Like most maps in CS:GO s roster, Cache is generally considered to be CT-sided, that is to say the CT side is expected to win more rounds in each half. We were therefore grateful to open in the stronger position. However, while the map may favour CTs, we quickly discovered that our team did not. Unable to maintain control of the centre, adaptation proved difficult and the lack of experience together quickly became evident, costing round after round. I had offered to play as our team s primary sniper, but with our economy in tatters I found myself barely capable of affording an AWP, let alone performing with it. Scraping together only a handful of rounds toward the end of the first half, prospects looked bleak.

Fortunately, the half-time changeover provided a much-needed ease of tensions,finally allowing our team to relax into a pace that suited us. With a strong start, I was finally able to find my personal comfort zone, shifting location round-by-round to catch people off guard. Unexpectedly, we found the momentum shifting in our favour, finally allowing us to dictate the flow of play. When it finally came, victory was near euphoric. Had we really just managed that? If we could compete with the previous winners, how far could we expect to go?

With our next opponents ready to play we had little time to celebrate, instead rolling straight into our second game and imminent demise. Where UoM had been precise, carefully timing peaks and flashes, Bath A were relentless. Piling onto sites in five-man pushes, the change in tempo blindsided us, overwhelming our shaken defence. Reeling from the high of a win, we suddenly found ourselves in the aftermath of a bloody loss. It looked like things wouldn t be so simple after all, but if we could just claim one match in the following week, our chances of qualifying for the elimination bracket were still good.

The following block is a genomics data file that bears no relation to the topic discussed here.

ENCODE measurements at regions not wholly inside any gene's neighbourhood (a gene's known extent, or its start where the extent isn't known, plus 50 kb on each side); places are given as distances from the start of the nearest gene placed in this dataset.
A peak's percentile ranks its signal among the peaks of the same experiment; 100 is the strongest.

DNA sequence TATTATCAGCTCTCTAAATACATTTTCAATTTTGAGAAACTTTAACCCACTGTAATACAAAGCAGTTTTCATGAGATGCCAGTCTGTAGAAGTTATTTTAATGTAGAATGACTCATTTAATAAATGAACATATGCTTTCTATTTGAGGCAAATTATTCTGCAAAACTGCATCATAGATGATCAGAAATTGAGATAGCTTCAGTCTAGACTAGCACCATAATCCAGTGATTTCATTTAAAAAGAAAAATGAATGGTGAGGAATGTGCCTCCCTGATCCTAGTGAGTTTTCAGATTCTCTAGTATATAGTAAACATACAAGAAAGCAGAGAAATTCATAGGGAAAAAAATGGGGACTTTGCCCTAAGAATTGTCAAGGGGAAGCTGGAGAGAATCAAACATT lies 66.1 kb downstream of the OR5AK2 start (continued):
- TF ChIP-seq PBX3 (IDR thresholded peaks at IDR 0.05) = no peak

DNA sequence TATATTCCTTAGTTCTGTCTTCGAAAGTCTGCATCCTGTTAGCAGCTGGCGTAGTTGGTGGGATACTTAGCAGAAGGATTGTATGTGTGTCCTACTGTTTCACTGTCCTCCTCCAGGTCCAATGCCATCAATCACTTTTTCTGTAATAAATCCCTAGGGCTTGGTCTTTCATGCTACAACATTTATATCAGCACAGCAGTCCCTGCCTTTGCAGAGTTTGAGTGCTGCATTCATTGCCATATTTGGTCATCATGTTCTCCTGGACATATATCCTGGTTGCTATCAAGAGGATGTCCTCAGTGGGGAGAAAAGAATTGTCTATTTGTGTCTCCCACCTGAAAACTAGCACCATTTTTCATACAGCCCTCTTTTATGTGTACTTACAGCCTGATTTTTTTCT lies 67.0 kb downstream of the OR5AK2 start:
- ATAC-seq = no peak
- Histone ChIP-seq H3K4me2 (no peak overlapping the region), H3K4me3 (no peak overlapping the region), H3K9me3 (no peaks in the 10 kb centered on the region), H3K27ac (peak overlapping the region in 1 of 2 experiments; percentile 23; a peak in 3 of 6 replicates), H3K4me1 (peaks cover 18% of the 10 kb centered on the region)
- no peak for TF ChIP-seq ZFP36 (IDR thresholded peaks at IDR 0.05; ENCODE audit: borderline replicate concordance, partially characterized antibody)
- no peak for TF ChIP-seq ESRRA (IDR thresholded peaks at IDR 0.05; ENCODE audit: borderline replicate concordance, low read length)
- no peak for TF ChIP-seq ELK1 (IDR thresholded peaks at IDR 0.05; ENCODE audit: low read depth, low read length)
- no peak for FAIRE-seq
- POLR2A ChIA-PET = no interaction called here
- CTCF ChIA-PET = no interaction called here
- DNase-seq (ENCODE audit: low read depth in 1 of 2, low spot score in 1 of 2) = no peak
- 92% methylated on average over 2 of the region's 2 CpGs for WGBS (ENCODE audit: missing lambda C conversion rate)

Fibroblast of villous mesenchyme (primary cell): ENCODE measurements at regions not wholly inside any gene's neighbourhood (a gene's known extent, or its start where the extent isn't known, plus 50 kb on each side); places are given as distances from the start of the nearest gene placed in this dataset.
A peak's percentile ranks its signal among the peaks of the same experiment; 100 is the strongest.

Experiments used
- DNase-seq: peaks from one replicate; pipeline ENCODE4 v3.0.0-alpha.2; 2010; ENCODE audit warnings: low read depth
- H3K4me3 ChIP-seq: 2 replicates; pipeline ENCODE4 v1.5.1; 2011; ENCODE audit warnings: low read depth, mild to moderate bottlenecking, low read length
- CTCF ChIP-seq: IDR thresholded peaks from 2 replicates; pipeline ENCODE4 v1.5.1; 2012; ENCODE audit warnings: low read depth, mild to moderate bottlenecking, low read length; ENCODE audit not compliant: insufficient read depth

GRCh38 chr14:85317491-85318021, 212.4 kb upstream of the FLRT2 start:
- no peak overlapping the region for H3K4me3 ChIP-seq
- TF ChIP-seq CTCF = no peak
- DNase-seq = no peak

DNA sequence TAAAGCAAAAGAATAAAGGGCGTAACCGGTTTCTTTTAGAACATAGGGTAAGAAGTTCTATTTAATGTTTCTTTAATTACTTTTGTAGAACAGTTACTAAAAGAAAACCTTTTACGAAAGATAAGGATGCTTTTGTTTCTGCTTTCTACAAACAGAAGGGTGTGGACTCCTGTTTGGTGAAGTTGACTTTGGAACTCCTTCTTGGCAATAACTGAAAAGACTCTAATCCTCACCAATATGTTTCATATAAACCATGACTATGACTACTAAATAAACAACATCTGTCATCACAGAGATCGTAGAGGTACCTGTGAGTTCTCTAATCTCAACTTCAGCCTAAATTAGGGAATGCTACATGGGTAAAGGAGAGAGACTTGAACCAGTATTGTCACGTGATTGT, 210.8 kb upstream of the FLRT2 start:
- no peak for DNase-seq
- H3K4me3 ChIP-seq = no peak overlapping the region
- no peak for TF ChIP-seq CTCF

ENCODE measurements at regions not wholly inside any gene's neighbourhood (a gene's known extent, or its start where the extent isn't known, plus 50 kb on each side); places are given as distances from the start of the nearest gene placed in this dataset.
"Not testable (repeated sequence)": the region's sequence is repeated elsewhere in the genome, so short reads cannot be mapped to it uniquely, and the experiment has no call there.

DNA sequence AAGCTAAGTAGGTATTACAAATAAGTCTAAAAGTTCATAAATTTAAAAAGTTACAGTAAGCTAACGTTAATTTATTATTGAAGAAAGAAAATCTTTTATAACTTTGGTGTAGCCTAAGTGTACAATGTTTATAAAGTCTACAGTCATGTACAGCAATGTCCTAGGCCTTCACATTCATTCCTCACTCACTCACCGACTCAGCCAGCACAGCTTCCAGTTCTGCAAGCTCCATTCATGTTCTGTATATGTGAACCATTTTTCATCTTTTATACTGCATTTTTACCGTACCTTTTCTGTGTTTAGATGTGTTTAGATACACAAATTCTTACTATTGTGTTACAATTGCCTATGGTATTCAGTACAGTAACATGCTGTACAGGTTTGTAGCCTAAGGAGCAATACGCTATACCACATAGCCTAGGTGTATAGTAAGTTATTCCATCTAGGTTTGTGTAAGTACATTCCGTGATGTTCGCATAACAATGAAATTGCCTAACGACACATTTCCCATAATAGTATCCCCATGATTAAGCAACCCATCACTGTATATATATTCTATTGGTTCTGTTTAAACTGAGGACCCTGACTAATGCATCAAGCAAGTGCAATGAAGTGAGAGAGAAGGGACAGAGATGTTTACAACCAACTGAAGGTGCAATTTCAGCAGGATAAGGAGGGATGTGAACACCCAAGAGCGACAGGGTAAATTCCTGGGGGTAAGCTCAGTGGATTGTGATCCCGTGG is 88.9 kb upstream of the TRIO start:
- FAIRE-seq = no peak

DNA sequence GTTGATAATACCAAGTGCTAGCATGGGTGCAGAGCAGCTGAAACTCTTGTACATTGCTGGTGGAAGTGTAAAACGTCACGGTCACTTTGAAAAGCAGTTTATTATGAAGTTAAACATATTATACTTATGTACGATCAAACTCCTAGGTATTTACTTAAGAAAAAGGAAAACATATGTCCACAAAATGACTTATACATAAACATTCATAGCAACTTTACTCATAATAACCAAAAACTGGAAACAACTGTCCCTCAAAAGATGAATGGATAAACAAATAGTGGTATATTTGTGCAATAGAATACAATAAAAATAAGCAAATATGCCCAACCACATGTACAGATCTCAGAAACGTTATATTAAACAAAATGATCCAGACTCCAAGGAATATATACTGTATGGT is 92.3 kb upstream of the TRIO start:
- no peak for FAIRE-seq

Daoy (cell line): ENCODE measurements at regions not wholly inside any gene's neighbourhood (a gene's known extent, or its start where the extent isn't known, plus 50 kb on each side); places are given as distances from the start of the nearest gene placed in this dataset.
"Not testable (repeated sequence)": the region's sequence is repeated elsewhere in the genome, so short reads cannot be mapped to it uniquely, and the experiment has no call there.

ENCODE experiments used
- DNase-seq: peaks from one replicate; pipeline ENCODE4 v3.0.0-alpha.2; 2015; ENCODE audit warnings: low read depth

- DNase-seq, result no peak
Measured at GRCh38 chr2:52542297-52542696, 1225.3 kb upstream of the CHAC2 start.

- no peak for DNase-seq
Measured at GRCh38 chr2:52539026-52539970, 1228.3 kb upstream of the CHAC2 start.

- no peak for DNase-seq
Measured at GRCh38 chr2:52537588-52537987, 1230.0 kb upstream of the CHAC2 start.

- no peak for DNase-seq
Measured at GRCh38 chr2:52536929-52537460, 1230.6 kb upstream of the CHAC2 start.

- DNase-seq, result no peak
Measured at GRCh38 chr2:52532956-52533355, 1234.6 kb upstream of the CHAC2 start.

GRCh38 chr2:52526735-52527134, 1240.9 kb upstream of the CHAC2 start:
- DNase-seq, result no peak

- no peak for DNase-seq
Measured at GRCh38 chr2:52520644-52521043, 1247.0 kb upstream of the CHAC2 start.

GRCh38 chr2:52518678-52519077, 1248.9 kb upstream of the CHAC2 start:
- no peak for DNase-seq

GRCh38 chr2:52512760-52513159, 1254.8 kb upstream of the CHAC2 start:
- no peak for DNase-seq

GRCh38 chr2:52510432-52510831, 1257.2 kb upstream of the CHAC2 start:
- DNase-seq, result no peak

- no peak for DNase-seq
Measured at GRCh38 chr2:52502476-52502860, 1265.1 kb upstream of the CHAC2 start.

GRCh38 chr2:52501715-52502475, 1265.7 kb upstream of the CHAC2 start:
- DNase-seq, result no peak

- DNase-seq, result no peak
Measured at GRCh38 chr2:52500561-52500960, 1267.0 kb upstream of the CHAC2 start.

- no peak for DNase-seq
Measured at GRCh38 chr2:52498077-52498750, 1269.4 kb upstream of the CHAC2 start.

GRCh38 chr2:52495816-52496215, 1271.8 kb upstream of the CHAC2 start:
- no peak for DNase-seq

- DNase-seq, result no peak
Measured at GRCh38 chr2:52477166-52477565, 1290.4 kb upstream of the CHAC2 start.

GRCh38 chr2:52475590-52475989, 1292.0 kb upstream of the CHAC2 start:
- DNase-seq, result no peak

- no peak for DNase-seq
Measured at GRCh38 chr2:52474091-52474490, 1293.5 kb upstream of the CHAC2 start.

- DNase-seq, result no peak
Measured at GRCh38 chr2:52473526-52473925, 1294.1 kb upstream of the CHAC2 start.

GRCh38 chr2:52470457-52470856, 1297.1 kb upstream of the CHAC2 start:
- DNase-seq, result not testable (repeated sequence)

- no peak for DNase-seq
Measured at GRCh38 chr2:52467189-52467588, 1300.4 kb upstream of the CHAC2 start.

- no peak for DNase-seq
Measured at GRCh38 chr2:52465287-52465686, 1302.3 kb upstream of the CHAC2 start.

Weeks 2/3: Loughborough and Ulster, OXG (Hull) and Swansea Green 

Sadly I was unable to compete during the second week, leaving my team to find a substitute. Even so, the knowledge that we needed just one victory to qualify for the knockout stage kept me pinned to my phone during the evening of the match. The news that finally filtered through was far from positive. Confusion and disagreements betrayed the result: we had lost both matches and were likely relegated to the S-League.

Despite dropping to the lower league, I wasn t yet ready to give up, and together with my team resolved to give the remaining matches our all. The opportunity to play in a more formal setting and develop as part of a new team had given a whole new drive to my time spent in CS. I had already begun to see clear improvements to both aim and positioning, earning me a regular top spot in my matchmaking team.

The first week in S-League served as a polar introduction to NUEL s broad range of skill. First lined up against OX Gaming from Hull, we found ourselves comfortably surpassing our opponents and eased into an almost-casual 16-5 victory. The relaxed attitude this fostered left us utterly unprepared for the 16-3 bruising we then received from Swansea Green. Competitors in the winter tournament, they showed such confidence and ease together that we were taken aback to see them outside the elimination bracket so early. It s safe to say that we were thoroughly outclassed, but as tough as a heavy loss can be, there s a level of benefit to competing against a higher class of player and no shortage of insight to be gleaned. Expecting to suffer some humiliating defeats, I had made a mental effort to take positive factors away from each match. At the very least, our execution had been swift.